Election time in British Columbia sees suburban issues, and mixed feelings, in the foreground.
Some insight from recent US experience?
image: Concert Properties via Flickr/CC
Counterfactual propositions are most times best avoided. We all are hungry for glimpses of the future, sure. That part is okay. There’s just too much risk of distraction in many a creative “what if” scenario, too much room for wild swings of positive or negative projection. Let’s make an exception today for this dystopic reflection on an imagined socioeconomic existence for Vancouver, BC. Yikes! This can’t be a future anybody wants a part of.
How Vancouver’s housing segregation became policy: a 2040 look back. Decades from now, researchers reflect with shock, pity on what led to creation of regional, economically unequal ‘bantustans’
image: via basementgeographer.com – CC
If major cities are to be money mills for real estate investors – especially overseas ones – affordable housing for working people needs to be considered necessary infrastructure and supported appropriately.
image: Nick Kenrick via Flickr/CC
Canada’s largest circulation newspaper ( or is it second largest, we don’t remember exactly and in a dying industry does it matter who is first ) shows us how to make a really fantastic contribution to the discussion of one of the most pressing public issues.
The Globe and Mail suggests ‘hacking’ Vancouver housing crisis by living in your car
If you go down this road here are some pointers:
(103) A man’s home is his castle …and frequently also his shitbox!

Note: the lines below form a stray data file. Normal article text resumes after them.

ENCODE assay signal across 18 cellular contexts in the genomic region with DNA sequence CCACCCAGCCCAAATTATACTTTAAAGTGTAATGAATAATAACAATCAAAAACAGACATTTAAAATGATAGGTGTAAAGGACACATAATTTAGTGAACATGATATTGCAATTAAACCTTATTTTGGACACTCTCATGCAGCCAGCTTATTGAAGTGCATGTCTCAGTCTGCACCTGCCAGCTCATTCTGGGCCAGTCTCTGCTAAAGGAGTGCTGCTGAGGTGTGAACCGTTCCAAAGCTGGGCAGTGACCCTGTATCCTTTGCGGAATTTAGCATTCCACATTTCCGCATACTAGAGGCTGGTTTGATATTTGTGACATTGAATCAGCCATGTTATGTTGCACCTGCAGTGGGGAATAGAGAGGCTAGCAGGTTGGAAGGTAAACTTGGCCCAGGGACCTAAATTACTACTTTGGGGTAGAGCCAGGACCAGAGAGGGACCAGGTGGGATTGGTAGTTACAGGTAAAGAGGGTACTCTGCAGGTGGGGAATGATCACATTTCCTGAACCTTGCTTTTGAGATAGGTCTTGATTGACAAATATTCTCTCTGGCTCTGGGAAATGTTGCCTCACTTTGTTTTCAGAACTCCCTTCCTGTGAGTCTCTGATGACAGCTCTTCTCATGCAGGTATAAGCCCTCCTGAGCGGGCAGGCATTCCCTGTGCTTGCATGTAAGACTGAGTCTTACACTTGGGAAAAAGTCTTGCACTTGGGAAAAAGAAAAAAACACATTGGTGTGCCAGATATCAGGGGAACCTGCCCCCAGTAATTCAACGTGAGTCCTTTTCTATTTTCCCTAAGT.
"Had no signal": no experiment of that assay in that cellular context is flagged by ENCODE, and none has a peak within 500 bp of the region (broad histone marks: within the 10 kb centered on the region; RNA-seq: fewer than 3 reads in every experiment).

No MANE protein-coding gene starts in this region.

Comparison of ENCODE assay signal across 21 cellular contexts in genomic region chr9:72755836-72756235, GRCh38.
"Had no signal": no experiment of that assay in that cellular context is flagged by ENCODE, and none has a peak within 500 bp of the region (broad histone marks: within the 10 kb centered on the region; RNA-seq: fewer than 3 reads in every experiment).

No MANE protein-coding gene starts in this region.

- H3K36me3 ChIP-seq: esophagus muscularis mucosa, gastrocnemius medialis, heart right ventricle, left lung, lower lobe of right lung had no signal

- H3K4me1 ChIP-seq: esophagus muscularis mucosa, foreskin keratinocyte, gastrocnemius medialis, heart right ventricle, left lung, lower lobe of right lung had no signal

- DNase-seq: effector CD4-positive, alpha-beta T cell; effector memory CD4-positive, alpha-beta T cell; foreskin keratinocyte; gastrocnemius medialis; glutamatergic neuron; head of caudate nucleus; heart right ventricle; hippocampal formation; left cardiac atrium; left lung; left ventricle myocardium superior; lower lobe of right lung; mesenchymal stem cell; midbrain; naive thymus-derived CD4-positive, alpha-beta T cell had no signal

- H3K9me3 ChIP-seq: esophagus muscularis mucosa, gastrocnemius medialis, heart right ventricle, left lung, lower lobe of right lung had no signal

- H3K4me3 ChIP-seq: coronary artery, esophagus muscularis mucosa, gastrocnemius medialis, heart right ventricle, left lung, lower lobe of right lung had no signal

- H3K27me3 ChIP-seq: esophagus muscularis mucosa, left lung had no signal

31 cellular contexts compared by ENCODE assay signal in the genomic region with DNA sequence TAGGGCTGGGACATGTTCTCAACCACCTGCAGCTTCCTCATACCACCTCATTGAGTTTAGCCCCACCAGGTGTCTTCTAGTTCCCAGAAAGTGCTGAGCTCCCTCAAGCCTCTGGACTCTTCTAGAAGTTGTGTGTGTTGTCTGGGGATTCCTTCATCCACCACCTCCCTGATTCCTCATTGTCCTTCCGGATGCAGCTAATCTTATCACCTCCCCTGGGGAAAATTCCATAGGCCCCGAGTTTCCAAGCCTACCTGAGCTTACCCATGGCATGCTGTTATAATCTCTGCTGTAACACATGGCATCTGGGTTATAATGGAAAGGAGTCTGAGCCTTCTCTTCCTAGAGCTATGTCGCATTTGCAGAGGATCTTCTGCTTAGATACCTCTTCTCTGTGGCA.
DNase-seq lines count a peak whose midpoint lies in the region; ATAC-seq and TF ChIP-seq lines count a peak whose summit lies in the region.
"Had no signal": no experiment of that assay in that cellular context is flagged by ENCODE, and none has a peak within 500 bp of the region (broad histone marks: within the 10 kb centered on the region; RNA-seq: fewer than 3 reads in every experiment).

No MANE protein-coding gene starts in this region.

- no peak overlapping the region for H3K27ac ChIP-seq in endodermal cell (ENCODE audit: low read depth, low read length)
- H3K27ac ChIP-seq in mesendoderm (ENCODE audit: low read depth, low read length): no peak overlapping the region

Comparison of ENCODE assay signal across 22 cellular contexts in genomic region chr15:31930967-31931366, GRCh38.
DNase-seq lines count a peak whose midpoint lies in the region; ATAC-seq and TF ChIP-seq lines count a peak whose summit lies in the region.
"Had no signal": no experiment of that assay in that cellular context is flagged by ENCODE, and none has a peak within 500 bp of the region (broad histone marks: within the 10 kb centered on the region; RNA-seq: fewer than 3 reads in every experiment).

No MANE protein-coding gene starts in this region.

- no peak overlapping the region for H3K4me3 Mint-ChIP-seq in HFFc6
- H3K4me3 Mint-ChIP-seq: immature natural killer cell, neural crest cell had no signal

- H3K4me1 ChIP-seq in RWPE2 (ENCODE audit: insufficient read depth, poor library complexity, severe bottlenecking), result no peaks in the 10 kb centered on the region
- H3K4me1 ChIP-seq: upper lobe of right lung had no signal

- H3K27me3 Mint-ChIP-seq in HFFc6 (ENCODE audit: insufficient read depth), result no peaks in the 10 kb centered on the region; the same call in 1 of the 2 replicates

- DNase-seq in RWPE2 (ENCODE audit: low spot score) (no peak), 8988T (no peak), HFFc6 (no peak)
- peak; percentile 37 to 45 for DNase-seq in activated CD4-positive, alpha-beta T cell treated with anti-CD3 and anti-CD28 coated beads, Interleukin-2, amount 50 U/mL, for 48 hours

Hey Globe and Mail, look who was on this, like, six hundred postings ago…
(262) Living in a van in Van
image: Alvin Trusty via Flickr/CC
Vancouver sometimes seems to have taken such an awful turn into economic weirdness it is hard to know what to do with it. Transit hubs and higher densities are supposed to be helpful things, markers of adaptation. In Vancouver’s real estate-driven reality they are causing harm.
Cheap rentals near transit hubs face wave of demolition.
Metro Van density plans invite wrecking ball to three lower-income neighbourhoods
Canada’s market-driven housing environment makes things rocky for too many people. In Vancouver, it’s starting to look impossibly difficult for a young family to get established.
Making room for families in the city
image: Vancouver graffiti by Matthew Grapengeiser via Flickr/CC
This is a piece of real journalism. A record of little details from less-than-glamorous places and how they fit the larger picture. We need more…
A Metro Vancouver midnight transit odyssey. With $7.5 billion transport plan at stake, The Tyee joins a hospital cleaner on her nightly commute home
image: qataryang via Wikimedia Commons/CC